Re: Toyota kills the Scion brand
I can understand Toyota's partnership with Mazda. There was a confluence of circumstances leading to that move:
Toyota needed a newer, more competitive car in that segment ("Yaris! It's a car!" might be one of the accurate advertising slogans ever, and that's part of the problem). That platform hasn't changed a whole lot since they introduced the Echo in the US for the 2000 model year. Hatchbacks, a few more airbags, and new electronic gadgets are about it for the significant changes over 15+ years. It's a good, reliable car, but it's outdated. And it's outclassed in many ways by most of its competitors.
That kind of wholesale redesign is extremely costly, and vehicles in the Yaris/Vitz segment are not very profitable in most places in the world, including (maybe especially) North America. Since other platforms/models are more profitable (trucks, SUVs, CUVs, the entire Lexus lineup), it makes business sense for Toyota to outsource design and production of a less-profitable platform.
It leaves factory capacity for Toyota to focus on those more profitable vehicle lines, though to a lesser extent than FCA recently announced (they're outsourcing both the next Dart and the next 200). With the dollar relatively strong (and the yen therefore weak), that Japanese capacity means even more profit on profitable vehicles for one of the company's more profitable markets. Profit, profit, profit. It IS all about the Benjamins.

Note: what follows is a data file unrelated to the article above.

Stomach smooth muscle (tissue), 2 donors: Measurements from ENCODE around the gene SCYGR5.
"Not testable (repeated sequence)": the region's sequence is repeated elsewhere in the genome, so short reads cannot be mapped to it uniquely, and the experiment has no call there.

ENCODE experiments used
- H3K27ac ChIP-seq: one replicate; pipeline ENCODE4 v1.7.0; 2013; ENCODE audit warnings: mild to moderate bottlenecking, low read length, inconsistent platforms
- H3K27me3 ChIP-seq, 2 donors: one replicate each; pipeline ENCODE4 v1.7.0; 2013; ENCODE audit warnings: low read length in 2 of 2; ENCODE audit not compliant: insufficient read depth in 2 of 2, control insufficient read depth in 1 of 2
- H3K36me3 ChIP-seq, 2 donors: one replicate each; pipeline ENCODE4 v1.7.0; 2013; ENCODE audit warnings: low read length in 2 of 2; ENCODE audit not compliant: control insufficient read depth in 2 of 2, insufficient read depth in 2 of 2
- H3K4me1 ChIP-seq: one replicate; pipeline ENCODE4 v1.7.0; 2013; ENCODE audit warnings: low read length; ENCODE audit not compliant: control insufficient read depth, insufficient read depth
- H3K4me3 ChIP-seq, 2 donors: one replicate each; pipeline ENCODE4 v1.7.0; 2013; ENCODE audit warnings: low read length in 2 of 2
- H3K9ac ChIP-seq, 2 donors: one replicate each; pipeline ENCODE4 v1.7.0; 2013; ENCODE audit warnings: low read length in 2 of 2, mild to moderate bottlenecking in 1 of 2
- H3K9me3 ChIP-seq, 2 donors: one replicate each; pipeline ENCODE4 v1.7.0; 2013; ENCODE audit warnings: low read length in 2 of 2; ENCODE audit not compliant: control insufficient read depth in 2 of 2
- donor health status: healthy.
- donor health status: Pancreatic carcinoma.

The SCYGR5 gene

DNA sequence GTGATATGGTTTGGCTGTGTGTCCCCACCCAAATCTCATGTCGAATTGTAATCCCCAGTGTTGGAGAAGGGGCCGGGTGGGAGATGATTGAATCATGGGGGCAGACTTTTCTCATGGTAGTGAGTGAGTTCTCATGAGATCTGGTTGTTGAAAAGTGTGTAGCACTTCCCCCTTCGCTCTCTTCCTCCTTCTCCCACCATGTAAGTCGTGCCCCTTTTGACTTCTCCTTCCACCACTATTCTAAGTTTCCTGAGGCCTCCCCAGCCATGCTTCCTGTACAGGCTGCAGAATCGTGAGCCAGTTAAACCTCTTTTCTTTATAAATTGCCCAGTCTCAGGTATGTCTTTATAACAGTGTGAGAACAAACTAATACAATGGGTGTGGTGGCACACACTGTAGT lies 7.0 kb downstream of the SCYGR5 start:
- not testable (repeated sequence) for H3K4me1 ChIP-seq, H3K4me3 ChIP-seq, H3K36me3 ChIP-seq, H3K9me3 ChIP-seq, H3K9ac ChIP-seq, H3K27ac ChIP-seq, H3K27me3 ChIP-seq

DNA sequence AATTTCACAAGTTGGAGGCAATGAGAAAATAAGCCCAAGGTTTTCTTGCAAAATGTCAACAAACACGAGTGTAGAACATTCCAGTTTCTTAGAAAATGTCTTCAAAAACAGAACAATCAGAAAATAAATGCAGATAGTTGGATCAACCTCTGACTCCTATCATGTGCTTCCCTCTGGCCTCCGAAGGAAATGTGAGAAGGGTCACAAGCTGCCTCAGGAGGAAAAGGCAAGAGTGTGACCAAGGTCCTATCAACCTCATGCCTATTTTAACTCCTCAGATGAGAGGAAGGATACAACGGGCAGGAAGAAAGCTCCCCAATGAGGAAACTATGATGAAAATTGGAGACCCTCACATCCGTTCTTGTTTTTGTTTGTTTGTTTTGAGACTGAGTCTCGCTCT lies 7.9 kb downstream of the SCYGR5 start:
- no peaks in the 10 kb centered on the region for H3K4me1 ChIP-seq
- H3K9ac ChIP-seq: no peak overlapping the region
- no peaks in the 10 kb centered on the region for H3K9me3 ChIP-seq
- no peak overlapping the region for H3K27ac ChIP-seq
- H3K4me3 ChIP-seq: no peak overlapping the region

Since the split from Ford, there have been concerns about Mazda's viability as an ongoing independent concern. Looking at other Japanese makes, Subaru is a subsidiary of Fuji heavy industries, so they can weather difficult times; Mitsubishi is in a similar position as a smaller division of a huge multi-faceted corporation; Suzuki is fairly popular just about everywhere but North America, and they have other product lines; Honda has several product lines beyond cars; Nissan's already buddied up with Renault (but is probably big enough worldwide to go it alone should the Renault partnership sour); and Toyota is one of the two largest car manufacturers on the planet - their size protects them in a lot of ways. Analysts believe that Mazda will survive in the long-term only through partnerships with other auto makers, so it really makes sense for both companies.
It also helped that Mazda decided not to bring the 2 to the US, meaning they wouldn't be competing with their own product rebadged as a Toyota.
Plus, every review I've read has stated or suggested the iA's driving dynamics would still be considered "good" at a price point several thousand dollars higher than it currently is. It's kind of a shrewd move here - bring it in as a Scion for a couple of years where its sales numbers will be lower so you can test the market and get your dealers' techs up to speed on the details of the SkyActiv engine, then let it replace the current (aging) Yaris with great fanfare.
As far as keeping mine goes, I'll treat it like any other car - I bought it because my old ride didn't meet some new needs, and I'll keep it as long as it continues to meet those needs and any others that crop up in the meantime.
Suit the action to the word, the word to the action.